FILE - Light shines from a total lunar eclipse over Santa Monica Beach in Santa Monica, Calif., Wednesday, May 26, 2021. A total lunar eclipse will grace the night skies this weekend, providing longer than usual thrills for stargazers across North and South America. The celestial action unfolds Sunday night, May 15, 2022 into early Monday morning, with the moon bathed in the reflected red and orange hues of Earth’s sunsets and sunrises for about 1 1/2 hours, the longest totality of the decade. It will be the first so-called blood moon in a year.(AP Photo/Ringo H.W. Chiu)

FILE - Light shines from a total lunar eclipse over Santa Monica Beach in Santa Monica, Calif., Wednesday, May 26, 2021. A total lunar eclipse will grace the night skies this weekend, providing longer than usual thrills for stargazers across North and South America. The celestial action unfolds Sunday night, May 15, 2022 into early Monday morning, with the moon bathed in the reflected red and orange hues of Earth’s sunsets and sunrises for about 1 1/2 hours, the longest totality of the decade. It will be the first so-called blood moon in a year.(AP Photo/Ringo H.W. Chiu)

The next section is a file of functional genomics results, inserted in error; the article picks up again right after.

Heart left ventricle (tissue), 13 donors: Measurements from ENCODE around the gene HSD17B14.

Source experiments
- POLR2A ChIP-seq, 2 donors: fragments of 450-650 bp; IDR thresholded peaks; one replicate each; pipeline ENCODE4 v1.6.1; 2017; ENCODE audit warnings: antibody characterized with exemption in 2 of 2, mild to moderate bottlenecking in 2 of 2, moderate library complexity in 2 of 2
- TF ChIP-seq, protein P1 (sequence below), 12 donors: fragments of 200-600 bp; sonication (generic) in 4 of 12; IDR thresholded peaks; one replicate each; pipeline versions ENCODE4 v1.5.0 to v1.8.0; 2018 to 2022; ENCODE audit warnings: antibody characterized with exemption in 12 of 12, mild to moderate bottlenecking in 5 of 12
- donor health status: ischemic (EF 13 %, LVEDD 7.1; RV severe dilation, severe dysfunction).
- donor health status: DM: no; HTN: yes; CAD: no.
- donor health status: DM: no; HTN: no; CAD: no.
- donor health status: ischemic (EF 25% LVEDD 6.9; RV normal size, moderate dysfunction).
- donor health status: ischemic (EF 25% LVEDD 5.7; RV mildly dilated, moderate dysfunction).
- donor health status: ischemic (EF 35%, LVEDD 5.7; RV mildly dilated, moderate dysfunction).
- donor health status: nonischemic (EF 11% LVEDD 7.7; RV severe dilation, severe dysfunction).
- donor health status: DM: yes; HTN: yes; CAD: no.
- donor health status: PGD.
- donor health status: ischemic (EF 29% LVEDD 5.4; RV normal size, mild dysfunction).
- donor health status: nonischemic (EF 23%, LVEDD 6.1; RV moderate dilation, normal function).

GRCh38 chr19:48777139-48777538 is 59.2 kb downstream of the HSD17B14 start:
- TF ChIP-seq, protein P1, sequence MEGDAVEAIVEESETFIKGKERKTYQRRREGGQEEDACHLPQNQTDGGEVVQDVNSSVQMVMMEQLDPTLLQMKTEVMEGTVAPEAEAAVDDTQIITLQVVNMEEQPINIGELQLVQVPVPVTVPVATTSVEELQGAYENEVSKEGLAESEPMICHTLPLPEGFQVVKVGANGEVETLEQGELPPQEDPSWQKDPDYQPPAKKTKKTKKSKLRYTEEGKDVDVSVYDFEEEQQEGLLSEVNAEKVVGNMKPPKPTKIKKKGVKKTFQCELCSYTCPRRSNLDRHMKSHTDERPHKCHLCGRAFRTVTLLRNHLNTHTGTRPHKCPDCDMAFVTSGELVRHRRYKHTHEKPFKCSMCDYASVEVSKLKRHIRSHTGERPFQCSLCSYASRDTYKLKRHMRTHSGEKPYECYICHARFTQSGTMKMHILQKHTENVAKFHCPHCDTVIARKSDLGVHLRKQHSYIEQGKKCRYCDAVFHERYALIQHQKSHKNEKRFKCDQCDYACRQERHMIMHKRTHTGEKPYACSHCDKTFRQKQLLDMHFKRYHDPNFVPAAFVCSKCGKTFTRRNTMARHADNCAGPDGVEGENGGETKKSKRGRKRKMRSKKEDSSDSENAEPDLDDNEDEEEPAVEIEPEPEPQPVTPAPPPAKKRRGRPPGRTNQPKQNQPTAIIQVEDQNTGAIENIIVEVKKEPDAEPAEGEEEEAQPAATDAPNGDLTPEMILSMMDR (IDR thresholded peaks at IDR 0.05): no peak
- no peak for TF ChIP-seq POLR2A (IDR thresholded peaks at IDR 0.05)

VIDEO: Moon goes blood red in ‘Eclipse for the Americas’

Moon bathed in the reflected red and orange hues of Earth’s sunsets and sunrises

A total lunar eclipse graced the night skies this weekend, providing longer than usual thrills for stargazers across North and South America.

The celestial action unfolded Sunday night into early Monday morning, with the moon bathed in the reflected red and orange hues of Earth’s sunsets and sunrises for about 1 1/2 hours, one of the longest totalities of the decade. It will be the first so-called blood moon in a year.

Observers in the eastern half of North America and all of Central and South America had prime seats for the whole show, weather permitting. Partial stages of the eclipse were also visible across Africa, Europe and the Middle East. Left out: Alaska, Asia and Australia.

Marcia Dunn, The Associated Press

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